If you don’t have to recharge your watch every few days, you’re doing it wrong. Embrace the smart!
In the news right now:
- Google Nears Smartwatch Launch – WSJ.com
- Best Buy to sell MetaWatch iPhone-compatible smart watches Nov. 3
- Samsung Galaxy Gear A Dud? 30 Percent Of Customers Returning Smart Watches To Best Buy
- LG Display to get nod on Apple’s iWatch screen — report
- CEA Debuts WristRevolution at 2014 International CES
Setting the brands and specific products aside, the arguments against the smartwatches category are boring: They aren’t fashionable. They have poor battery life. They don’t solve a problem. Etc.
What people are missing is that smartwatches involve a different type of user behavior of which we aren’t yet accustomed. Much like pagers and cell phones in their emerging years, they smartwatches solve a problem we don’t yet know we have.
For example, I’ve been loving my Pebble because it stops me from phubbing. Did you know phubbing was a problem? Now you do. And now you know there’s a solution. It was that easy for me to give credibility to the need for a smartwatch, and we’ve only scratched the surface.
The argument that these first generation smartwatches can only receive information and not send it will quickly be rendered moot as watches like the Kreyos start shipping (yes, I ordered one).
The argument that these first generation smartwatches are merely bluetooth slaves to our phones will quickly be rendered moot as watches like the standalone Omate Truesmart start shipping (yes, I ordered one).
The argument that these watches should track our health habits, like Fitbit and Fuelband wrist devices, will be easily dismissed as sensors grow smarter and cheaper. Arguably, your smart phone can track some of these same metrics, but today, you wear a quantified self band anyway. I would watch Adidas miCoach and the big tech company devices carefully. They will all have this functionality long-term.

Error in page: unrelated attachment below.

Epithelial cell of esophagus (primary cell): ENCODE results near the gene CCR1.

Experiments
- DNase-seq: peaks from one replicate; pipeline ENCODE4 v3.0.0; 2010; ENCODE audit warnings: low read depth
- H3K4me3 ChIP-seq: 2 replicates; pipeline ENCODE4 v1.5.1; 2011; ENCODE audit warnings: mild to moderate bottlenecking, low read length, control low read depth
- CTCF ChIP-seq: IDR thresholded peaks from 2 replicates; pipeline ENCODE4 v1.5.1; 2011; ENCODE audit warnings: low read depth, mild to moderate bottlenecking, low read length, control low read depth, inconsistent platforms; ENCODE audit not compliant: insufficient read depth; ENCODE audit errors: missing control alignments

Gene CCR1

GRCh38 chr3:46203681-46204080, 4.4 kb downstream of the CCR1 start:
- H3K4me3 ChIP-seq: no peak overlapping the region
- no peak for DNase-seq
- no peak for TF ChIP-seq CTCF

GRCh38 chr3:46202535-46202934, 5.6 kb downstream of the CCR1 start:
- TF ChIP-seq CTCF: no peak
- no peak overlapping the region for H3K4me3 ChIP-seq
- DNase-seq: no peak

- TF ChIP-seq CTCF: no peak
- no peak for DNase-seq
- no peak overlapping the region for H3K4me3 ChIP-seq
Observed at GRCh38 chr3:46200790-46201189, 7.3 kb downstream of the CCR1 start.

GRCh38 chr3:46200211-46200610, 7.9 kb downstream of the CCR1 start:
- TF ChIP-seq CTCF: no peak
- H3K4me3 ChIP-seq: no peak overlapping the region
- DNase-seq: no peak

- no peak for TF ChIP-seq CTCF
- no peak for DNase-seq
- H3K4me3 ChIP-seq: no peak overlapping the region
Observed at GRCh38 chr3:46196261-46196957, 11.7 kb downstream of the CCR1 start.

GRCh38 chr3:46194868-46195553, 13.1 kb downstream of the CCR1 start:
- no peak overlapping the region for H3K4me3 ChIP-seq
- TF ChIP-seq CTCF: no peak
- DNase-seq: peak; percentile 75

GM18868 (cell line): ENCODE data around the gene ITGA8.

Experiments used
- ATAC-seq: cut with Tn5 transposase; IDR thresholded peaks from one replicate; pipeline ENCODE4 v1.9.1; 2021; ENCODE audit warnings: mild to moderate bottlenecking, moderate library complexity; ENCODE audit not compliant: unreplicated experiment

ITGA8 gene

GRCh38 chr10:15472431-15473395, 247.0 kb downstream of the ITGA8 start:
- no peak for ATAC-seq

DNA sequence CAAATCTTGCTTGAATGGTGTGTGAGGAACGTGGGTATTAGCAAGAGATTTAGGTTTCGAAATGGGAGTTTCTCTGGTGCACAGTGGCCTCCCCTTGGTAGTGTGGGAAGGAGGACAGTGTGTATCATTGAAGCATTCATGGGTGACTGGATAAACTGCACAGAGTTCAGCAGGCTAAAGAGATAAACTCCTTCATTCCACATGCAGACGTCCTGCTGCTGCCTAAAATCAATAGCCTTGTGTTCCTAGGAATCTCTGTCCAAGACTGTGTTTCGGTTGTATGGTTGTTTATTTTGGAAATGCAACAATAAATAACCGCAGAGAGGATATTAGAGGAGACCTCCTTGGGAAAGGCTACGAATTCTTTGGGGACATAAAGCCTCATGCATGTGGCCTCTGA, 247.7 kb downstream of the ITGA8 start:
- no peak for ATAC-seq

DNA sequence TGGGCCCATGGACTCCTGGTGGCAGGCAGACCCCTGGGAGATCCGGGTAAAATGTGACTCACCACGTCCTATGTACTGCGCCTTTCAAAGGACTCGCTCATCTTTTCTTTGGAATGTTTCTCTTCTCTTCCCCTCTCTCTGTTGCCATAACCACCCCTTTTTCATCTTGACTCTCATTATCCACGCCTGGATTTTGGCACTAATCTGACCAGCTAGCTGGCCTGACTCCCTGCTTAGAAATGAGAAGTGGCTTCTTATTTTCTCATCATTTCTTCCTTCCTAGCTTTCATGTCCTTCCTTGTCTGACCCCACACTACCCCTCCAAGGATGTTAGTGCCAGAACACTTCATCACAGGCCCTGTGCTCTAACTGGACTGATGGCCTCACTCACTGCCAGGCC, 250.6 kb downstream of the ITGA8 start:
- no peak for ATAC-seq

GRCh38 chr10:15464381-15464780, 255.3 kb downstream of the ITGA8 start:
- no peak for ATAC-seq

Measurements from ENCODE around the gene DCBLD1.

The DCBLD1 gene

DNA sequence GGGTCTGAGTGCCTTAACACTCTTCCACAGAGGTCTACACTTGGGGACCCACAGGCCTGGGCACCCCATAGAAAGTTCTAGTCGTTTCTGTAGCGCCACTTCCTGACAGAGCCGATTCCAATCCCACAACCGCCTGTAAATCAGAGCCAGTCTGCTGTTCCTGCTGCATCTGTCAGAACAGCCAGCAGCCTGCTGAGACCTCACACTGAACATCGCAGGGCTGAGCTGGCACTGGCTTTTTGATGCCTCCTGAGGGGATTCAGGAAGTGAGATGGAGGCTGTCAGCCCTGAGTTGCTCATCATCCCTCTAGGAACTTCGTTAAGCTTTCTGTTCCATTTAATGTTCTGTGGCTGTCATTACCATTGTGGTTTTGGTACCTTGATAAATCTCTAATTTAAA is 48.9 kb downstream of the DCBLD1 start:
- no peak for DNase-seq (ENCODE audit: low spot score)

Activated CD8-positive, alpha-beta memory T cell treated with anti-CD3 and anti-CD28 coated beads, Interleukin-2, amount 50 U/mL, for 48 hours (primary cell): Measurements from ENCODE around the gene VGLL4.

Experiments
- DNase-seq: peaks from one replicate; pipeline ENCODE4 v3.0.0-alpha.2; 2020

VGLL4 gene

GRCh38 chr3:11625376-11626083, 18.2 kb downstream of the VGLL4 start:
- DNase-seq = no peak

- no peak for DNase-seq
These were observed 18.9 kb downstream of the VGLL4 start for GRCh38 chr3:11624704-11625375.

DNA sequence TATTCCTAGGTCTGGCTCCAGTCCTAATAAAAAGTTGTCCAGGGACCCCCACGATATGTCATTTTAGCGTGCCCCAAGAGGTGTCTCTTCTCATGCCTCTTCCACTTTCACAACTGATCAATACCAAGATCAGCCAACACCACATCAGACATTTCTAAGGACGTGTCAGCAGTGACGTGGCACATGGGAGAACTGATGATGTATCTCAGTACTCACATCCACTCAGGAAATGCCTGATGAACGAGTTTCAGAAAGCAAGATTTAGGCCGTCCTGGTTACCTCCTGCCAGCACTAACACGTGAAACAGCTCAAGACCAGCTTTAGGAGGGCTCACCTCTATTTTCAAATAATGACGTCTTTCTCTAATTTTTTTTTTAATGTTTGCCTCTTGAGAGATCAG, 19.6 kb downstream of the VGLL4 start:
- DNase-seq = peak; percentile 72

In that same line of thinking, the argument that these watches don’t do enough will be rendered moot over time. But that’s a long-tail play. We didn’t wait to buy cameras, video cameras, mp3 players and cell phones waiting for an iPhone that could do it all. And we shouldn’t wait for the perfect mega-watch before trying to find value in today’s technology.
The argument that these watches aren’t mainstream will quickly be rendered moot as companies like Google, Apple and Samsung start building affordable wearable tech and selling them through mainstream retailers like Best Buy.
The arguments about fashion and battery life will take care of themselves over time. These are non-arguments not worth engaging upon. If you don’t like the look, don’t wear it and don’t benefit from it. See also: dental braces, eyeglasses, orthopedic shoes, carpal tunnel wrist supports.
I have answers for a lot of the arguments, but I’ll admit the idea that this wearable technology is eroding culture and infringing upon interpersonal communication is valid. Yep, totally true, and I believe it is a negative. But I will also point out that it’s unstoppable. We want our always-on direct access to the social and information web in the way that’s most convenient, and today that access is trending toward wearable tech.
In truth, the benefits outweigh the detractions, therefore smartwatches are coming to a wrist near you.
Rather than dismiss and criticize these emerging platforms, I would rather spend my time experimenting and trying to perceive their value. I want to understand how they will impact consumer culture and how brands can participate in the process in a way that adds measurable value.
I walk around with a Nike Fuelband, a Pebble smartwatch, Google Glass, an iPhone, a Motorola Atrix, a Macbook and a spare lithium battery to charge up all my devices. Although I can’t wait for the era when one small device will do it all, I’ll gladly enjoy the fruits of today’s technology in the meantime.
And by the way, once we get the smartwatch debate settled…next up: the battle for the second wrist! Don’t roll your eyes. Get excited!